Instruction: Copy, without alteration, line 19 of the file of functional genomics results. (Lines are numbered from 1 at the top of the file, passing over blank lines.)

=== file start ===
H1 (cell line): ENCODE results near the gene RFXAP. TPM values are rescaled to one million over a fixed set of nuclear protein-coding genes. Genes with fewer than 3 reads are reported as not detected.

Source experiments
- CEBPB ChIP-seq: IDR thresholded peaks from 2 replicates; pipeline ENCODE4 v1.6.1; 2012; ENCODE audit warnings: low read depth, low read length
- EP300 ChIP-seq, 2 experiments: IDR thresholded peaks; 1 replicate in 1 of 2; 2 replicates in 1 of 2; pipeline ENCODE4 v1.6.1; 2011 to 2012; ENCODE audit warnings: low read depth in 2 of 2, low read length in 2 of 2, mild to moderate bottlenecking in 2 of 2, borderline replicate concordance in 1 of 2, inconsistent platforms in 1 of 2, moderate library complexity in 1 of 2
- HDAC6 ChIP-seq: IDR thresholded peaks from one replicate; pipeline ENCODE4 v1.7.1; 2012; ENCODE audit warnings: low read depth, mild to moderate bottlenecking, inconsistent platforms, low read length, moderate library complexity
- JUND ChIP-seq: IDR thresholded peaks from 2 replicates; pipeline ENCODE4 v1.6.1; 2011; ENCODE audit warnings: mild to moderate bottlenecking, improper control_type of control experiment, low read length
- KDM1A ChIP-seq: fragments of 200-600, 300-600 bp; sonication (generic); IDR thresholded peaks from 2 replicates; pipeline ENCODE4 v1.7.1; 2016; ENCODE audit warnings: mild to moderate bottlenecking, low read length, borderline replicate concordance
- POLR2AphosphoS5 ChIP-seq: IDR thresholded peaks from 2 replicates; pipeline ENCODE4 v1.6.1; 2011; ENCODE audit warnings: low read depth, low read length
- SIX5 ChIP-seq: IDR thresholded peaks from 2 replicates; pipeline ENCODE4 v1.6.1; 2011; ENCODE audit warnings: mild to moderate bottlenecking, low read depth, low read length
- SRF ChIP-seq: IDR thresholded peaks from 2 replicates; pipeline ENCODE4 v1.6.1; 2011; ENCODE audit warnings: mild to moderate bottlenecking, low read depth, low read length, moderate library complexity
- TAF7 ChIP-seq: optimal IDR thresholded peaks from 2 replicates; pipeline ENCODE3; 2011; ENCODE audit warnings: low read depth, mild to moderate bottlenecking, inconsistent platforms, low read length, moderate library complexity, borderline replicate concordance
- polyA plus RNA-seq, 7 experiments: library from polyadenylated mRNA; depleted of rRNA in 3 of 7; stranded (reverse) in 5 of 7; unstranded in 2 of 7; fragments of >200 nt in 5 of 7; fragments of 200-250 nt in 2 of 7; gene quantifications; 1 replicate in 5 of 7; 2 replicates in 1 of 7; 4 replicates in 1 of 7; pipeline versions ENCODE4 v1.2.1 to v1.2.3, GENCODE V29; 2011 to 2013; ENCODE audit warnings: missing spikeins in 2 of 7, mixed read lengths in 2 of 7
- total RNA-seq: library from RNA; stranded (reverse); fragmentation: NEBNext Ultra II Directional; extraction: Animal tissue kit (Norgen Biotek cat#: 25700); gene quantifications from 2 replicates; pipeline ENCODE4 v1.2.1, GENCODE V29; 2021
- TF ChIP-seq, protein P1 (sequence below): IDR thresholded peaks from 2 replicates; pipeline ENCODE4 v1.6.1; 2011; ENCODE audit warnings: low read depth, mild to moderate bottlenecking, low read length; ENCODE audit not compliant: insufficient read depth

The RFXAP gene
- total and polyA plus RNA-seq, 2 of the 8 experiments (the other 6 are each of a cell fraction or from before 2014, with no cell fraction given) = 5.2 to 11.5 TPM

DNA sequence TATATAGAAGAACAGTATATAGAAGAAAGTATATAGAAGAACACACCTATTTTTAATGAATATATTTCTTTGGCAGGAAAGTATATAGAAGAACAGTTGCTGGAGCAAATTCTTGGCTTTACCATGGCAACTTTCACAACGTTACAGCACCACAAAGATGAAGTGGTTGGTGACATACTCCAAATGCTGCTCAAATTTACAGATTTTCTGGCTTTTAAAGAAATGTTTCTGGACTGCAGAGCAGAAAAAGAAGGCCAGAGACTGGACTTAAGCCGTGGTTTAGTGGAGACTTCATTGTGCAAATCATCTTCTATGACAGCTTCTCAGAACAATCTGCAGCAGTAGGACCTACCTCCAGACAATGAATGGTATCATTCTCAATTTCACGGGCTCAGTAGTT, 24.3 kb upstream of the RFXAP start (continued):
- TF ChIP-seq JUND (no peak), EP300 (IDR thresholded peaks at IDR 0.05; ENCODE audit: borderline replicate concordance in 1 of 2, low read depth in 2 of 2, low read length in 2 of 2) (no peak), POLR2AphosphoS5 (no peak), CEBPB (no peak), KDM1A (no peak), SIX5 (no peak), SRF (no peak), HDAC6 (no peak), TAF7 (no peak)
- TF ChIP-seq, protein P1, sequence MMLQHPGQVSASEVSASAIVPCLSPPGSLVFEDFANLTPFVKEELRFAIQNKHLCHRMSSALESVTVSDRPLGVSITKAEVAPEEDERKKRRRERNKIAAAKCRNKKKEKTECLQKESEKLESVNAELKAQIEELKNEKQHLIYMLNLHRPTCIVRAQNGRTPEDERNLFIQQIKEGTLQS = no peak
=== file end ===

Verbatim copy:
- TF ChIP-seq, protein P1, sequence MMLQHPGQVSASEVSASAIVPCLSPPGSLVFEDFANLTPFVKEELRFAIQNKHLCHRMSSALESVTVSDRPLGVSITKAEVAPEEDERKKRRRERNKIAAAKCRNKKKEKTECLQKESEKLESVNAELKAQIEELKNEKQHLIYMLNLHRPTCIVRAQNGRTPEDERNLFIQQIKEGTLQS = no peak